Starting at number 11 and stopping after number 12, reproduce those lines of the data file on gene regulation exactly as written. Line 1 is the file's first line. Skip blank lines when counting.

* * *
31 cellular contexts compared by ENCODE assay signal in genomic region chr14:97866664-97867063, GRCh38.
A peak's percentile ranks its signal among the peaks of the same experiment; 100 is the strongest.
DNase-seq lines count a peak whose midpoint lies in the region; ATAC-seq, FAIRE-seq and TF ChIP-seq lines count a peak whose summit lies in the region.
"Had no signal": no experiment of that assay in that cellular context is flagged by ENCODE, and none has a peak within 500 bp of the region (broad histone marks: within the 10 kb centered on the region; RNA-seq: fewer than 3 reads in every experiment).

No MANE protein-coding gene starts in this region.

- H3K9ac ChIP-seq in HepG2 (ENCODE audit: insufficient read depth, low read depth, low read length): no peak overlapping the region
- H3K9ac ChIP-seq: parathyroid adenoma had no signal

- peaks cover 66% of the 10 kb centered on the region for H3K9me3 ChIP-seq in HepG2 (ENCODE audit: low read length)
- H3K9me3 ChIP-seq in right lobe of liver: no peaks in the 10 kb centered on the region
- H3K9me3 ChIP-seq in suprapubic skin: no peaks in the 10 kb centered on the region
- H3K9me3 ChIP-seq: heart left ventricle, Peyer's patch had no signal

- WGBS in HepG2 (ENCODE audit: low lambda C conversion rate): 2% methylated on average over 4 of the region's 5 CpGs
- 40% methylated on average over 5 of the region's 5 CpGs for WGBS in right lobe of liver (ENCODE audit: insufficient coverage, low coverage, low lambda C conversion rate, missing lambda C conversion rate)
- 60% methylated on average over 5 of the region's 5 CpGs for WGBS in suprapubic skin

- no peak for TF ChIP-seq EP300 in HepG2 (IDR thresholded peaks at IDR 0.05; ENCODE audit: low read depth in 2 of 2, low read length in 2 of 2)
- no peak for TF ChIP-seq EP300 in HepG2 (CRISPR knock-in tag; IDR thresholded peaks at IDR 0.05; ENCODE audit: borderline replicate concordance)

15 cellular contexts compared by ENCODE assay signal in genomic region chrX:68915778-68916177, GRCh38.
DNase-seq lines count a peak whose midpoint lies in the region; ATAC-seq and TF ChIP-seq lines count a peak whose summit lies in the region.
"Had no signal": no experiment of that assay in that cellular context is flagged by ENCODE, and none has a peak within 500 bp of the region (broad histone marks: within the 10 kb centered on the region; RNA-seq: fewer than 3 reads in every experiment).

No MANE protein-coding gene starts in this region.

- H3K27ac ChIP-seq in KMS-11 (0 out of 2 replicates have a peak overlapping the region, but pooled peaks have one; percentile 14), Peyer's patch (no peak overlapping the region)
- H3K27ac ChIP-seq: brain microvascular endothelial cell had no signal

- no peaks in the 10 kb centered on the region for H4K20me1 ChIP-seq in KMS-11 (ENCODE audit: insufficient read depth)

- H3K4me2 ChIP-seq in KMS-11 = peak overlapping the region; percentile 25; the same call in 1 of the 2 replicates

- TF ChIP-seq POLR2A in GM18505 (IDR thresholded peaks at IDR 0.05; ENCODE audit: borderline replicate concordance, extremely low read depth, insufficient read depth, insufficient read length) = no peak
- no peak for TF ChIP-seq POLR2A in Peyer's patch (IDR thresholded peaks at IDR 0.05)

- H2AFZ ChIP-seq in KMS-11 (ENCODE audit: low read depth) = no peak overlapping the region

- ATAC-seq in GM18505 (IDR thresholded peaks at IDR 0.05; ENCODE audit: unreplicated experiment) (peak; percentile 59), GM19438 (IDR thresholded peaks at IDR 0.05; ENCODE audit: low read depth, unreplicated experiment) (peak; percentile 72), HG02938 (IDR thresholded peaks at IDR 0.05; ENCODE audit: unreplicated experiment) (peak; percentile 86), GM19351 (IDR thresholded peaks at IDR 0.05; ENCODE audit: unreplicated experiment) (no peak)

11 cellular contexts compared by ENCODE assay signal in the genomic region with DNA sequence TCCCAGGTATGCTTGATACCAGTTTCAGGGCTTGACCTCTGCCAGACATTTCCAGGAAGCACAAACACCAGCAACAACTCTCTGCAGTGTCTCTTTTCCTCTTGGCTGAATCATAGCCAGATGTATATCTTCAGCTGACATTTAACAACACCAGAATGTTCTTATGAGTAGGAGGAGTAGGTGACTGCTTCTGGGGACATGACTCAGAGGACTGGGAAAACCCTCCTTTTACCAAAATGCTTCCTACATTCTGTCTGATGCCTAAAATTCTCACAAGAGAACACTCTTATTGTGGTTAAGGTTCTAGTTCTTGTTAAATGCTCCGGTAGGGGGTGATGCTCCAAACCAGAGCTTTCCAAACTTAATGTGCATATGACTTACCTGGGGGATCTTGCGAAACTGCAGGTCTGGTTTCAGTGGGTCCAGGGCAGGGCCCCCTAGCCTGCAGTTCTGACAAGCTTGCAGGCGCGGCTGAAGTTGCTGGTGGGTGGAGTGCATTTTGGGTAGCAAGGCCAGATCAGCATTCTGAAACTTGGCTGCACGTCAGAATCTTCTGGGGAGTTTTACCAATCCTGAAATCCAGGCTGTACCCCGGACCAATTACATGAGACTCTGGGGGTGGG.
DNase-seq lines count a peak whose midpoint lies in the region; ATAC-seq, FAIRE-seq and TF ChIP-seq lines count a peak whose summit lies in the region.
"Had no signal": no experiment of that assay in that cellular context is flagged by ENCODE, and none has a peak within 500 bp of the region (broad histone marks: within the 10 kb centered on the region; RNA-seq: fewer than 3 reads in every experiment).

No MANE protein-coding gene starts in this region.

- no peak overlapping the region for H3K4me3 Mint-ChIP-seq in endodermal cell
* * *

- H3K9me3 ChIP-seq: heart left ventricle, Peyer's patch had no signal

- WGBS in HepG2 (ENCODE audit: low lambda C conversion rate): 2% methylated on average over 4 of the region's 5 CpGs